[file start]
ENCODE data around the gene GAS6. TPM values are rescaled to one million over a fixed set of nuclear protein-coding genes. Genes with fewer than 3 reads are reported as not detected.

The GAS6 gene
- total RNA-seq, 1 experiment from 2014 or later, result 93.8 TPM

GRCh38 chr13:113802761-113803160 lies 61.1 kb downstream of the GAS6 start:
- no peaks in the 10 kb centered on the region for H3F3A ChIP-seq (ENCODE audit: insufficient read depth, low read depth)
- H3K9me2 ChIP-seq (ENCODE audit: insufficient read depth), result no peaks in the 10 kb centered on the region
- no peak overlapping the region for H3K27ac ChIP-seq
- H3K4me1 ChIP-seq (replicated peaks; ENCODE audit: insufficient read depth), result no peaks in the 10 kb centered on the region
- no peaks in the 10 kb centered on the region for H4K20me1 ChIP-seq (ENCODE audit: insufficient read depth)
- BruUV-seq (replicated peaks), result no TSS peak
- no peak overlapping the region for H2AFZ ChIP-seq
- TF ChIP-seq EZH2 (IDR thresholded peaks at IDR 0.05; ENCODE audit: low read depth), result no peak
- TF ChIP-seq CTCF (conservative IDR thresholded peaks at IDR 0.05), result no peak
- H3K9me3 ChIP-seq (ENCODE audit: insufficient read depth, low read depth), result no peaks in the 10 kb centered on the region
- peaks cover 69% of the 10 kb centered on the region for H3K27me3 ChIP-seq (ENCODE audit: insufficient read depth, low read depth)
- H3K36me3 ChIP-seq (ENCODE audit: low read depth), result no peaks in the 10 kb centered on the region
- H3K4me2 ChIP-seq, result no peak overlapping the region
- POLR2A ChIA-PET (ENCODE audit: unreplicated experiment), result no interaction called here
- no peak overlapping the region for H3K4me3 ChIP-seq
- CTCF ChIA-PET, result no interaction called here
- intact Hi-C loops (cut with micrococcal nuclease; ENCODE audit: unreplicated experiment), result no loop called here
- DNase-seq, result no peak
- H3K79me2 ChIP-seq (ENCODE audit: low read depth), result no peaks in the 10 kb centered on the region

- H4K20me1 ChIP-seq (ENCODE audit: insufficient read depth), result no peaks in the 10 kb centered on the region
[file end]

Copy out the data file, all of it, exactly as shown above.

ENCODE data around the gene GAS6. TPM values are rescaled to one million over a fixed set of nuclear protein-coding genes. Genes with fewer than 3 reads are reported as not detected.

The GAS6 gene
- total RNA-seq, 1 experiment from 2014 or later, result 93.8 TPM

GRCh38 chr13:113802761-113803160 lies 61.1 kb downstream of the GAS6 start:
- no peaks in the 10 kb centered on the region for H3F3A ChIP-seq (ENCODE audit: insufficient read depth, low read depth)
- H3K9me2 ChIP-seq (ENCODE audit: insufficient read depth), result no peaks in the 10 kb centered on the region
- no peak overlapping the region for H3K27ac ChIP-seq
- H3K4me1 ChIP-seq (replicated peaks; ENCODE audit: insufficient read depth), result no peaks in the 10 kb centered on the region
- no peaks in the 10 kb centered on the region for H4K20me1 ChIP-seq (ENCODE audit: insufficient read depth)
- BruUV-seq (replicated peaks), result no TSS peak
- no peak overlapping the region for H2AFZ ChIP-seq
- TF ChIP-seq EZH2 (IDR thresholded peaks at IDR 0.05; ENCODE audit: low read depth), result no peak
- TF ChIP-seq CTCF (conservative IDR thresholded peaks at IDR 0.05), result no peak
- H3K9me3 ChIP-seq (ENCODE audit: insufficient read depth, low read depth), result no peaks in the 10 kb centered on the region
- peaks cover 69% of the 10 kb centered on the region for H3K27me3 ChIP-seq (ENCODE audit: insufficient read depth, low read depth)
- H3K36me3 ChIP-seq (ENCODE audit: low read depth), result no peaks in the 10 kb centered on the region
- H3K4me2 ChIP-seq, result no peak overlapping the region
- POLR2A ChIA-PET (ENCODE audit: unreplicated experiment), result no interaction called here
- no peak overlapping the region for H3K4me3 ChIP-seq
- CTCF ChIA-PET, result no interaction called here
- intact Hi-C loops (cut with micrococcal nuclease; ENCODE audit: unreplicated experiment), result no loop called here
- DNase-seq, result no peak
- H3K79me2 ChIP-seq (ENCODE audit: low read depth), result no peaks in the 10 kb centered on the region

- H4K20me1 ChIP-seq (ENCODE audit: insufficient read depth), result no peaks in the 10 kb centered on the region